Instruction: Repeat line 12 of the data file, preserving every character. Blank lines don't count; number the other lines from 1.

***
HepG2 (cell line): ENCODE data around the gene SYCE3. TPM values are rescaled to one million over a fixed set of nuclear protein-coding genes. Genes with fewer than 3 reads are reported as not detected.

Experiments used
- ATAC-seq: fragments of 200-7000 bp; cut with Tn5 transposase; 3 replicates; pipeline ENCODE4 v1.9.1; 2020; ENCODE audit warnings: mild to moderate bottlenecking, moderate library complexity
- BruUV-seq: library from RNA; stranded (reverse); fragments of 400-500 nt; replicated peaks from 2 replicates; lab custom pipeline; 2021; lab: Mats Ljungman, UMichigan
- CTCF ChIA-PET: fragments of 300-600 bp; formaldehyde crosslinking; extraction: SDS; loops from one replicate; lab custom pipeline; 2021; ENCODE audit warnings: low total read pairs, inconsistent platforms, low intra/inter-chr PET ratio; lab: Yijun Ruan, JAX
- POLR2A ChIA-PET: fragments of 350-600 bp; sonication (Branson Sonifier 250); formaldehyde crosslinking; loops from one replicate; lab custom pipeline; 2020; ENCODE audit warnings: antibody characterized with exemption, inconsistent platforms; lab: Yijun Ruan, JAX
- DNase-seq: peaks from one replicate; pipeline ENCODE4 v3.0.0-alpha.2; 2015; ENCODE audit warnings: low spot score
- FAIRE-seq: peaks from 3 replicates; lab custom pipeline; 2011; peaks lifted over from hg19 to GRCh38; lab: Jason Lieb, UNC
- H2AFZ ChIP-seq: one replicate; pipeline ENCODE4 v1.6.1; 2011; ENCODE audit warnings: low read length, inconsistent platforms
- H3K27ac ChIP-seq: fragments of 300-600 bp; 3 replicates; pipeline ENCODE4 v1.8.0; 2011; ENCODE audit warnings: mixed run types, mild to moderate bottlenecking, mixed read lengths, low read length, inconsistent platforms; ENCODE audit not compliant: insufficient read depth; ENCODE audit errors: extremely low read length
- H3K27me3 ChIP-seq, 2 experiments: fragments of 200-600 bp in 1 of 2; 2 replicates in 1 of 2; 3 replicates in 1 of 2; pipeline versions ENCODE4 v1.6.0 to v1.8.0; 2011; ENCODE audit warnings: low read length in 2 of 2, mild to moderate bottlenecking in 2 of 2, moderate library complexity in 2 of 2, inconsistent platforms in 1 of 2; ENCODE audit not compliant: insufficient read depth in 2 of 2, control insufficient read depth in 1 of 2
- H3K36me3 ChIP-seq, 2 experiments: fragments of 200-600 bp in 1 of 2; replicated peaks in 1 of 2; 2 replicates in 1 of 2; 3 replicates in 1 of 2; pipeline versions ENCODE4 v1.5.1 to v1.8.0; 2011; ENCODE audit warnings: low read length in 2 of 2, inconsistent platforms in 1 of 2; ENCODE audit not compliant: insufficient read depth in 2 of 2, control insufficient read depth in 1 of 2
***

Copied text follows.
- H3K36me3 ChIP-seq, 2 experiments: fragments of 200-600 bp in 1 of 2; replicated peaks in 1 of 2; 2 replicates in 1 of 2; 3 replicates in 1 of 2; pipeline versions ENCODE4 v1.5.1 to v1.8.0; 2011; ENCODE audit warnings: low read length in 2 of 2, inconsistent platforms in 1 of 2; ENCODE audit not compliant: insufficient read depth in 2 of 2, control insufficient read depth in 1 of 2